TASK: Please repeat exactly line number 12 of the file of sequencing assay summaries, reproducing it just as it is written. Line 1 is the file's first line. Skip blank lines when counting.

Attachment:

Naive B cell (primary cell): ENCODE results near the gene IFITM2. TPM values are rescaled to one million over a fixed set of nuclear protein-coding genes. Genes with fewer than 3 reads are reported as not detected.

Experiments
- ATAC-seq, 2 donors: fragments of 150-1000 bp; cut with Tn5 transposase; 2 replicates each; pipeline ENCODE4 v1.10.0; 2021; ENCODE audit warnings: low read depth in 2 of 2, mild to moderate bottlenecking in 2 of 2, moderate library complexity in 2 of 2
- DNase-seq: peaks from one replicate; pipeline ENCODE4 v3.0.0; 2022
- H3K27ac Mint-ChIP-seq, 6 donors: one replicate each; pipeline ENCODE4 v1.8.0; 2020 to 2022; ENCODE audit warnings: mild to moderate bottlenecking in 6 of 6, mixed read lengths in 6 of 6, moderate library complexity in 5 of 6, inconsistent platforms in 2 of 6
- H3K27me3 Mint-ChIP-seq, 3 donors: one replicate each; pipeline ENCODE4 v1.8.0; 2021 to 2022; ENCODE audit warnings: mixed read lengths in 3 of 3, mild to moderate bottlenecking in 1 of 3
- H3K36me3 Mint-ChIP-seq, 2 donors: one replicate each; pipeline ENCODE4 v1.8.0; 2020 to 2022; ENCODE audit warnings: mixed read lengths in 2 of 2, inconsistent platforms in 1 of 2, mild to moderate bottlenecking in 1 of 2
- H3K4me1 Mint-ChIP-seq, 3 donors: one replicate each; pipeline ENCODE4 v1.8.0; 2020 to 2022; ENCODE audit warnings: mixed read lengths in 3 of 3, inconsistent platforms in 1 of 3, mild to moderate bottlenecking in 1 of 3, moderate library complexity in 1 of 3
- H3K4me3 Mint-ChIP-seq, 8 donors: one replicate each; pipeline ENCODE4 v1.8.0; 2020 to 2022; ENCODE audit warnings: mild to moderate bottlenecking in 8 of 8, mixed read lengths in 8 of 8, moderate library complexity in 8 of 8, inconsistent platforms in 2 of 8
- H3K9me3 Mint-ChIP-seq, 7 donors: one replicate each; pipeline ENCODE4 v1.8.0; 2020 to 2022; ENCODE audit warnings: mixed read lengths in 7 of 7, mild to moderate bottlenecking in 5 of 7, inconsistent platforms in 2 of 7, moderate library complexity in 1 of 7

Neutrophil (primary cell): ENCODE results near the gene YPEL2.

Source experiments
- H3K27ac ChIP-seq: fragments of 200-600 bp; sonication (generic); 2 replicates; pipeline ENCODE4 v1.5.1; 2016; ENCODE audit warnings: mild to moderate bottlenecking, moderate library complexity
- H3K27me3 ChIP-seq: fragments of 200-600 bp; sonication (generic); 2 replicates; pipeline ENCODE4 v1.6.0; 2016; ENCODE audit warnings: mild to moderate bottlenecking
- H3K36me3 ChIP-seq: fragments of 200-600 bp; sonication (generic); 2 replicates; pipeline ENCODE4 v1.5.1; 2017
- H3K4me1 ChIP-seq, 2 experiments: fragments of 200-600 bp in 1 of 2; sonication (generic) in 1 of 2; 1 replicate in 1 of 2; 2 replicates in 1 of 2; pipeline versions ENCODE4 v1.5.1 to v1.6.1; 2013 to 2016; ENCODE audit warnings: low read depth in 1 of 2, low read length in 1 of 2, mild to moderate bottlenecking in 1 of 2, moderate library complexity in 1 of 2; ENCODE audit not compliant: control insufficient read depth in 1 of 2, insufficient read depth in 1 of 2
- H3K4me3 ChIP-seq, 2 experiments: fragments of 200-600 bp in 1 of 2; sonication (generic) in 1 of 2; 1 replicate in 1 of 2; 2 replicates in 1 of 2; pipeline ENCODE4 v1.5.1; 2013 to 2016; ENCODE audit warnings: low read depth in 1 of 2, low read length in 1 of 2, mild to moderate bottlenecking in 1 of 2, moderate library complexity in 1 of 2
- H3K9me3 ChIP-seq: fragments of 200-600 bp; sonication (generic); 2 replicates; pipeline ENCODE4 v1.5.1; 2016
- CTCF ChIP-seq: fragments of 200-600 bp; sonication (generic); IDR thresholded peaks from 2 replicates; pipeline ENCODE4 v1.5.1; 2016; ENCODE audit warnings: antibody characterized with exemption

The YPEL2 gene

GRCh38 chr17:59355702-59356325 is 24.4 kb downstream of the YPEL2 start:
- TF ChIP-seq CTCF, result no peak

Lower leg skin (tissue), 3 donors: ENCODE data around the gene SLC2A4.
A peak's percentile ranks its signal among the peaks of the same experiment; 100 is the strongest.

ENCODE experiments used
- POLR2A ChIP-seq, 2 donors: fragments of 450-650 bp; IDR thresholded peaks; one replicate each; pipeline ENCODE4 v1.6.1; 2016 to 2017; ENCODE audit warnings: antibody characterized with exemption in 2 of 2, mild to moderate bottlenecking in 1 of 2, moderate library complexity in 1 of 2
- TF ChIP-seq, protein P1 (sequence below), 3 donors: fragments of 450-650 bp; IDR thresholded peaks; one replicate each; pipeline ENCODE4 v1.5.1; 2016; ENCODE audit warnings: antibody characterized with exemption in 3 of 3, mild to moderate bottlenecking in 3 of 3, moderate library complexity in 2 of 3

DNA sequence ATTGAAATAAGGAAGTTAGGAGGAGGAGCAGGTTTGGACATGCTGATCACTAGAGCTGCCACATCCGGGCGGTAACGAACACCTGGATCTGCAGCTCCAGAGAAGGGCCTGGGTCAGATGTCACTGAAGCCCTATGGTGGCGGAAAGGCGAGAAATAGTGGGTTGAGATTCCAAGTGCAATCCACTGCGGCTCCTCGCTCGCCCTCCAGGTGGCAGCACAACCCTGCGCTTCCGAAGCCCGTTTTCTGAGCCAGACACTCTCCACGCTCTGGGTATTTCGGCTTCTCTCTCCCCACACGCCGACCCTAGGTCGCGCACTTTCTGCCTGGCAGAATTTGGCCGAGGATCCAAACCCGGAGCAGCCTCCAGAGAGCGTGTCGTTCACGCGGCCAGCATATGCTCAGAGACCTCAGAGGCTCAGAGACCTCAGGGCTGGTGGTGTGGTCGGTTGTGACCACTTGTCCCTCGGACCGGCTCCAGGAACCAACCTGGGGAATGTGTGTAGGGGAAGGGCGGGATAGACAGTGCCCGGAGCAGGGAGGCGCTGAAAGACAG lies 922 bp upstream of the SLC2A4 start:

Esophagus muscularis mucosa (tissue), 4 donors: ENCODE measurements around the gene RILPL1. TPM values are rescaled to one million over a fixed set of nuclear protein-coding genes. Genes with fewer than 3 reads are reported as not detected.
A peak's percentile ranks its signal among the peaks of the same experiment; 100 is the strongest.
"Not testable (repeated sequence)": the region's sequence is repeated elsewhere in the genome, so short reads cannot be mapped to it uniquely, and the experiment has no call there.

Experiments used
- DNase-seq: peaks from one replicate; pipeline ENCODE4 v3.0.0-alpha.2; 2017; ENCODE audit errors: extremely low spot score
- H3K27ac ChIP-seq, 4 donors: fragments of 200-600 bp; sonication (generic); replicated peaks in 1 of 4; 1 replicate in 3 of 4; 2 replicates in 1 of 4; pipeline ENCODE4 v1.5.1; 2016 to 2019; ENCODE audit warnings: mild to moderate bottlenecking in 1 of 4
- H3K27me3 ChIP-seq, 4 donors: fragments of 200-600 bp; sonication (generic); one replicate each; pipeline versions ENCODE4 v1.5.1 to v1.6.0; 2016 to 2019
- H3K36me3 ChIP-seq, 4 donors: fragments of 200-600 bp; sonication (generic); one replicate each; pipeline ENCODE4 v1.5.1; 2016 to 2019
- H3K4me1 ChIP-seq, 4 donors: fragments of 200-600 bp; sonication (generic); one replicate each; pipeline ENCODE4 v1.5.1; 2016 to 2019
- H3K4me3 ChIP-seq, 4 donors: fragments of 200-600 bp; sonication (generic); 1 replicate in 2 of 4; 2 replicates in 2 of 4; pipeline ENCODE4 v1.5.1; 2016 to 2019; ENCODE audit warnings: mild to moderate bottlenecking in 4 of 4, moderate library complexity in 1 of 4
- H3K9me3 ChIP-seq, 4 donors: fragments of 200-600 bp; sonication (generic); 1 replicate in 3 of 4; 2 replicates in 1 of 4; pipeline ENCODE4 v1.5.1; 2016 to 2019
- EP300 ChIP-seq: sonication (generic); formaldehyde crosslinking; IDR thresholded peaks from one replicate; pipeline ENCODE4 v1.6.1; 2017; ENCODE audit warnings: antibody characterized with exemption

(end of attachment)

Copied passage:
Source experiments